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Distinguished guests at the VIP event 50 years of space exploration

On September 11, around 140 invited guests celebrated the 50th anniversary of space research at the University of Bern. Among the attendees were Dr. Mauro Dell’ Ambrogio, State Secretary for Education, Research and Innovation, Renato Krpoun, Head of the Swiss Space Office, and many former employees.

Dr. Mauro Dell’ Ambrogio praised the pioneering role played by Bernese scientists: “The University of Berne plays an important role in space research.”

Feierten 50 Jahre Weltraumforschung an der Universität Bern (von links): Prof. Dr. Peter Wurz, Prof. Dr. Christian Leumann, Staatssekretär Dr. Mauro Dell’Ambrogio (mit originaler Apollo-11-Folie), Renato Krpoun, SSO, Prof. Dr. Willy Benz, Prof. Dr. Daniel Candinas und Prof. Dr. Nicolas Thomas.

In his presentation, Prof. Dr. Wurz then presented an overview of the 50-year history of space exploration at the University of Berne, which began on 27th October 1967 with a test flight of the Zenit sounding rocket. Wurz talked then about the Bernese sun sail, the Solar Wind Collector Experiment (SWC), which flew with Apollo to the moon and later went on missions such as Ulysses and SOHO. Wurz showd that physicists from Bern also developed into mass spectrometer experts.

A highlight in this respect was the Rosetta mission. In addition to the mass spectrometers, high-resolution cameras and other instruments were developed that went to Mars and Venus. The Bernese laser altimeter BELA and the mass spectrometer STROFIO will soon be set off for Mercury on BepiColombo. A trip to Jupiter with further Bernese experiments is planned for 2022 with the JUICE mission.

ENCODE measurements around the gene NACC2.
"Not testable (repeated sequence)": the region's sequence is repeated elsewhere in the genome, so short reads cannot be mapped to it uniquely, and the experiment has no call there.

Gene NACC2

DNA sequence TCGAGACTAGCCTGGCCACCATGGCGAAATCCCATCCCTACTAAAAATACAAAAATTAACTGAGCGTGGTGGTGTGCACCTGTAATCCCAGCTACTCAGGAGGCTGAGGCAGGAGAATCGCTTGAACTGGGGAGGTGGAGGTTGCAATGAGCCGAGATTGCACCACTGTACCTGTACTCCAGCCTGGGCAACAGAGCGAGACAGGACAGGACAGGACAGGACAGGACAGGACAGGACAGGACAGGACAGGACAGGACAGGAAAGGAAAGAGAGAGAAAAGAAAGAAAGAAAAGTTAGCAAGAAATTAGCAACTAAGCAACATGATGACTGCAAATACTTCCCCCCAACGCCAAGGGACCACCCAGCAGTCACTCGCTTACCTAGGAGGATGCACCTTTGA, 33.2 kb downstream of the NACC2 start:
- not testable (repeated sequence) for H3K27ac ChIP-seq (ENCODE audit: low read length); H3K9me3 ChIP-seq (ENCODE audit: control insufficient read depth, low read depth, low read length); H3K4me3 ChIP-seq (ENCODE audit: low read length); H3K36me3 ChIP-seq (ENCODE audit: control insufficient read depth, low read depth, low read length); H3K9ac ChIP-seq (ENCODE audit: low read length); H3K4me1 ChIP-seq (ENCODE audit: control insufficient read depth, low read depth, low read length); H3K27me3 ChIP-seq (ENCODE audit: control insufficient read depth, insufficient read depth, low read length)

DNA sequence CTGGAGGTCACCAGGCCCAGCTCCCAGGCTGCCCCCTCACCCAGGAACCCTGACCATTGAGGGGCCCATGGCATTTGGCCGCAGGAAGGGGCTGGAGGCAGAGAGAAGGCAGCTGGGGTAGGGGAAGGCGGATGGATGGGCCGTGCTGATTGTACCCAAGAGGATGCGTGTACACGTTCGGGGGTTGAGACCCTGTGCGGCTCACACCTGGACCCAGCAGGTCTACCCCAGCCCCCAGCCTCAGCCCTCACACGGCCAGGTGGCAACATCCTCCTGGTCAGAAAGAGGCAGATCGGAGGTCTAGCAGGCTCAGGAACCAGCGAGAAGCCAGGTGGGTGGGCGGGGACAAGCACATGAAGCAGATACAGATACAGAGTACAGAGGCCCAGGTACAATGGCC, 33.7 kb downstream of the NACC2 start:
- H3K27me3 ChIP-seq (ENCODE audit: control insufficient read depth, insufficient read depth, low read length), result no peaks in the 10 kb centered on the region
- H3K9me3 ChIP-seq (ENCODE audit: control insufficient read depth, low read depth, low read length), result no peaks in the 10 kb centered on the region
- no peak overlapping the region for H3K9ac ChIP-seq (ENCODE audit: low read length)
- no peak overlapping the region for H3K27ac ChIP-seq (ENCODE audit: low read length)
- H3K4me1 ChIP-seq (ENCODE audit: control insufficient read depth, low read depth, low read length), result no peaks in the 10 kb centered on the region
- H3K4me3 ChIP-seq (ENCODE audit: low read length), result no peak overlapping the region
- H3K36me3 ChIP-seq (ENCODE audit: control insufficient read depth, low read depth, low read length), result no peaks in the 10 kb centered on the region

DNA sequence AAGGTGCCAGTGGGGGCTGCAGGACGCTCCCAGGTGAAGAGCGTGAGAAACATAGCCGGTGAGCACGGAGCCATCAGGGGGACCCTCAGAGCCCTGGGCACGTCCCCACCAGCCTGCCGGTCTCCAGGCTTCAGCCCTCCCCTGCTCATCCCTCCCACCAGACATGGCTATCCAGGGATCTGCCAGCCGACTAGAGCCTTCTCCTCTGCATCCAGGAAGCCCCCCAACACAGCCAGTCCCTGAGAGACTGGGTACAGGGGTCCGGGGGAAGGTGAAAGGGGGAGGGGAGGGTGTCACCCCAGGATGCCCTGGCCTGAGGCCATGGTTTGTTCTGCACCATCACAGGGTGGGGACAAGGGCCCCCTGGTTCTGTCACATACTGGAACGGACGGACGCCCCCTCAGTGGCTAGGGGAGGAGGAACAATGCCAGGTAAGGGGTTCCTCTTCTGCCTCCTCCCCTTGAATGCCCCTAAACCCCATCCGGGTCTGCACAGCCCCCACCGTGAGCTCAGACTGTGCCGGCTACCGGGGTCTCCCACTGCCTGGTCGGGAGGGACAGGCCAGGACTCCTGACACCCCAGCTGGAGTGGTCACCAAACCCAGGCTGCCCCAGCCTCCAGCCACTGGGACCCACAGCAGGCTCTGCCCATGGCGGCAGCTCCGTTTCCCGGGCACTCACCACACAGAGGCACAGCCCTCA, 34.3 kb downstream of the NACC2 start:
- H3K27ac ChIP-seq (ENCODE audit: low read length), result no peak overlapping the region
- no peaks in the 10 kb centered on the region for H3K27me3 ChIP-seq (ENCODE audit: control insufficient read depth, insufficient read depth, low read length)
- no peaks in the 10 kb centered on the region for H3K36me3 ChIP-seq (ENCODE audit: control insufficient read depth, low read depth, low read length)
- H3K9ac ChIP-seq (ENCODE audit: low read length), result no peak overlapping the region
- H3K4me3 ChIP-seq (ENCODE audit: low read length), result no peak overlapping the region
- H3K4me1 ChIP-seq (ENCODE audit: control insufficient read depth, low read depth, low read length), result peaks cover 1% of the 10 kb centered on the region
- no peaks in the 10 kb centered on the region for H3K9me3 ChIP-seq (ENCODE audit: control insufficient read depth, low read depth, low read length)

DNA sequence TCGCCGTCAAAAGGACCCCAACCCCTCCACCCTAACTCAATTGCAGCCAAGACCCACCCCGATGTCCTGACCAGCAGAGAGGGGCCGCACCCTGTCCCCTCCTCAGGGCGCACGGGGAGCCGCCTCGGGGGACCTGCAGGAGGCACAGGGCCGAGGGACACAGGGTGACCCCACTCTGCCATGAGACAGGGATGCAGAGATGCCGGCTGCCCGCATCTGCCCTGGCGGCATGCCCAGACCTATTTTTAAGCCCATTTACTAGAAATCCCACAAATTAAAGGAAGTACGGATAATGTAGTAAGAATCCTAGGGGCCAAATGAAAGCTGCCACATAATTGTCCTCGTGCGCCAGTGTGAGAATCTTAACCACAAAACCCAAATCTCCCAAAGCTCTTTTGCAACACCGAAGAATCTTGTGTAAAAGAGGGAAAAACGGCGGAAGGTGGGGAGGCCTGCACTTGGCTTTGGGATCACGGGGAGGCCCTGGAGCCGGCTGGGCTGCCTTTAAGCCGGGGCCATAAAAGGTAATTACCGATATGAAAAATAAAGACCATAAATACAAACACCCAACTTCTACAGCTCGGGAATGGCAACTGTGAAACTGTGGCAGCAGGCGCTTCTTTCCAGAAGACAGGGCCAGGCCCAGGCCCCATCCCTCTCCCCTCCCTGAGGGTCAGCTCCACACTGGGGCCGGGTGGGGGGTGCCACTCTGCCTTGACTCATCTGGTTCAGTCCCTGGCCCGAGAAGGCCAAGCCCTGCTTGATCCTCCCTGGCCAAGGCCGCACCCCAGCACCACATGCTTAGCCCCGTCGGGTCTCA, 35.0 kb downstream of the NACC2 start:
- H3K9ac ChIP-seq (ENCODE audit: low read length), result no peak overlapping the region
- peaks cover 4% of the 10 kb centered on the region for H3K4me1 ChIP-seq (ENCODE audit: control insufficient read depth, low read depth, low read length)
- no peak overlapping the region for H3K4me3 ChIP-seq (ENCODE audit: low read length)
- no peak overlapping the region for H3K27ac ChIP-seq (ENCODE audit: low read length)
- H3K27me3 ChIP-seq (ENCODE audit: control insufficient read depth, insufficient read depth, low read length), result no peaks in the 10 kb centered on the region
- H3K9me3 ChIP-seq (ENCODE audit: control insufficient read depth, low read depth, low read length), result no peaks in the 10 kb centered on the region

Prof. Nicolas Thomas reported on the current Bernese camera CaSSIS on board the ExoMars mission. As head of the team that developed and built the instrument, he showed how the camera will send high-resolution 3D images of the red planet to Earth in the near future. Finally, Prof. Willy Benz spoke about the CHEOPS mission, a space telescope that will examine exoplanets. CHEOPS is the first ESA mission under Swiss lead.

The welcome notes and speeches can be viewed in the podcast.

After the presentations, the guests were able to view the impressive exhibition of original instruments and historically unique exhibits at the aperitif. For example, a piece of the foil that was brought back from the moon with Apollo 11 could be seen. Further experiments such as COLLISA, which was on board the space station MIR, the structural model of the CHEOPS space telescope and various prototypes of mass spectrometers provided exciting topics for the guests to talk about.

 

Have a look at the gallery with pictures from the VIP event:

 

See a part of the instruments that were on display at the special exhibition:

 

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